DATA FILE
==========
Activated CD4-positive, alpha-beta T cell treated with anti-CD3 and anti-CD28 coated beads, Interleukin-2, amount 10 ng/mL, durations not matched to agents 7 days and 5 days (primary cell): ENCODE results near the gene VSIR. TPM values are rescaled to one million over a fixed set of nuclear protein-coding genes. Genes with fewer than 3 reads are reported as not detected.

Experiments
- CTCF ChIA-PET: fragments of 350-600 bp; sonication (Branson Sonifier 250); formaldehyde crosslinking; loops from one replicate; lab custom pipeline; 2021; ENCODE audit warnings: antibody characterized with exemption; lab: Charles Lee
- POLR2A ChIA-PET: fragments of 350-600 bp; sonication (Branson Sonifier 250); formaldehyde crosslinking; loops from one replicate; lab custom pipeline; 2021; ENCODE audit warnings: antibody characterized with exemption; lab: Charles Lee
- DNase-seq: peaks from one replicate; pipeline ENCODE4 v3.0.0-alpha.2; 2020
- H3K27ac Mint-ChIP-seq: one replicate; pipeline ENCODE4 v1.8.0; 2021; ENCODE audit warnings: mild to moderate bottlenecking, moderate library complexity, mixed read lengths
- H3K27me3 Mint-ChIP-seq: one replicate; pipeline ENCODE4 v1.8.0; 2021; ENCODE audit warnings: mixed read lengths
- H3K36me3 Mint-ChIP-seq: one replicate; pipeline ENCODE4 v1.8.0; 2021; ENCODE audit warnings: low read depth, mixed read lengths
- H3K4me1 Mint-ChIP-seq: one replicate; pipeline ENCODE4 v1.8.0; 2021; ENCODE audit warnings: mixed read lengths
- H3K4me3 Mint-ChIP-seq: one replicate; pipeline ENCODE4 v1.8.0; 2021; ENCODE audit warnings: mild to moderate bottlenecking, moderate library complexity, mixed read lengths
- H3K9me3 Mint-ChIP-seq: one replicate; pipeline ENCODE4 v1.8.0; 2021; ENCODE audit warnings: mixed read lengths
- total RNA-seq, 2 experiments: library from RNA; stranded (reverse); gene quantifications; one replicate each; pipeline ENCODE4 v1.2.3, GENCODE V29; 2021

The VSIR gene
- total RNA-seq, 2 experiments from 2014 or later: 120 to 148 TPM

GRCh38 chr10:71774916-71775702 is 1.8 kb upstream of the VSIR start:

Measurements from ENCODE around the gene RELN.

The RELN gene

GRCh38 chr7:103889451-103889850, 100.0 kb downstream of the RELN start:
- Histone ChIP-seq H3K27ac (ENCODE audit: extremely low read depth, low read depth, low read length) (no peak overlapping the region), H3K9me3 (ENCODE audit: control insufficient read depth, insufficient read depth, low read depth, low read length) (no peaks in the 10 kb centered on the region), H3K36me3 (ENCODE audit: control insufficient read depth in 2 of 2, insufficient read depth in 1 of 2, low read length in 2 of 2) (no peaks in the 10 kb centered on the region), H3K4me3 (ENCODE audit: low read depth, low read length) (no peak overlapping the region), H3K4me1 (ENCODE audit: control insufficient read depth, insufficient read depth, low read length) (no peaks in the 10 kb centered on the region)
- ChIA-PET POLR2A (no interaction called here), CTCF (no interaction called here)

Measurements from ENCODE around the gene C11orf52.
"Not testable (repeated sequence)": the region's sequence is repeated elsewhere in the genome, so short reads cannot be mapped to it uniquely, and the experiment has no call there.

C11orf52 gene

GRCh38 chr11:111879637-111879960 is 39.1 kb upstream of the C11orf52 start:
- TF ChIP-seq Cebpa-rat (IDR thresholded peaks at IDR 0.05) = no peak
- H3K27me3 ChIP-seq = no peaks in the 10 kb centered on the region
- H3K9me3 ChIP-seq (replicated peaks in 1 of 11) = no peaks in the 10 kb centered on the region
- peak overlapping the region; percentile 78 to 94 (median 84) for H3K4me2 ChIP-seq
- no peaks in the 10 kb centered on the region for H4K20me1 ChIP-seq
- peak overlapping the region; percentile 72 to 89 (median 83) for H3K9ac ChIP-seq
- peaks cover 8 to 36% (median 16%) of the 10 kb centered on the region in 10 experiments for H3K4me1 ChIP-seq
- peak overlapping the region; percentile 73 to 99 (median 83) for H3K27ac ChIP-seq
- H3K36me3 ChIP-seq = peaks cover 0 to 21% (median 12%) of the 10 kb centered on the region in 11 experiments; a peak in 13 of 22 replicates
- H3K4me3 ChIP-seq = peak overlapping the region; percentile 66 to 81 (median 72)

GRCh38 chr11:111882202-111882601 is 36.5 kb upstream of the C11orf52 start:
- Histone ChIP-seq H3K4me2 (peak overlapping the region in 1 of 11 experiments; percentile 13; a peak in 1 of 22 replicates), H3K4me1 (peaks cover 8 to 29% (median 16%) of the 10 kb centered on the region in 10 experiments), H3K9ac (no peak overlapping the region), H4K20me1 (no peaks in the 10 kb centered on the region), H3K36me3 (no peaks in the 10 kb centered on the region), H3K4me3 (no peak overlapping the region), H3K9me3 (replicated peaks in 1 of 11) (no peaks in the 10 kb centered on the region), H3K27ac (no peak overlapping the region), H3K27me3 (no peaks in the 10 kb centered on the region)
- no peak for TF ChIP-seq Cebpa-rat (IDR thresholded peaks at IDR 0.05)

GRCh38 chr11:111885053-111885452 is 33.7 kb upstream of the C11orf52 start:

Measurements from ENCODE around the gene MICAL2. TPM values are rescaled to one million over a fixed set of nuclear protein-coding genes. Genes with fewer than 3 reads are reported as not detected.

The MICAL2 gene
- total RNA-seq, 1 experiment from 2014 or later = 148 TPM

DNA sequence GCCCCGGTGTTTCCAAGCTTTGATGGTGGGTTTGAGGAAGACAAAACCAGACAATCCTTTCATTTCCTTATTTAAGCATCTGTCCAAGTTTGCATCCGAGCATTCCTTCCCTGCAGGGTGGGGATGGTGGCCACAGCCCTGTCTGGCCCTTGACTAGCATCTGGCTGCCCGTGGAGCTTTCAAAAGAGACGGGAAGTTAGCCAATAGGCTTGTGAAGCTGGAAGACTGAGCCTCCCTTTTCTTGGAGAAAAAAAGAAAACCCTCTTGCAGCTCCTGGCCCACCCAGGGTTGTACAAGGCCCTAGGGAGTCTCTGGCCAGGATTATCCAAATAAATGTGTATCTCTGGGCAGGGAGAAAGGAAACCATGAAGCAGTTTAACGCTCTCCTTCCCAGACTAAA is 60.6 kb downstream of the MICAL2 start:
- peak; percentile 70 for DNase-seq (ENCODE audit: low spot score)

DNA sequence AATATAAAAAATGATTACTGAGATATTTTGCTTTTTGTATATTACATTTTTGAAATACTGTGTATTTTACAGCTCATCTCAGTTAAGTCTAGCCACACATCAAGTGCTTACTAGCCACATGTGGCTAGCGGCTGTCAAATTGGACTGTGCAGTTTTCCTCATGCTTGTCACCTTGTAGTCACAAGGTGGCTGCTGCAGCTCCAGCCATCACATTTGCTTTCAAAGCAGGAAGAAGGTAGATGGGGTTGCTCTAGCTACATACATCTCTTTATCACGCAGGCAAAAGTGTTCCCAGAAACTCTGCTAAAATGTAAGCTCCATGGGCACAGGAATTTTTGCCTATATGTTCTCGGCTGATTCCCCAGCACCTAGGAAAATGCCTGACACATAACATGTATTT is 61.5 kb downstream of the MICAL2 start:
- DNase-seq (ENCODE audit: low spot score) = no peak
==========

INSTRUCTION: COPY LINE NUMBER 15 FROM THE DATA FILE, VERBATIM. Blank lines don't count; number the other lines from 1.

GRCh38 chr10:71774916-71775702 is 1.8 kb upstream of the VSIR start: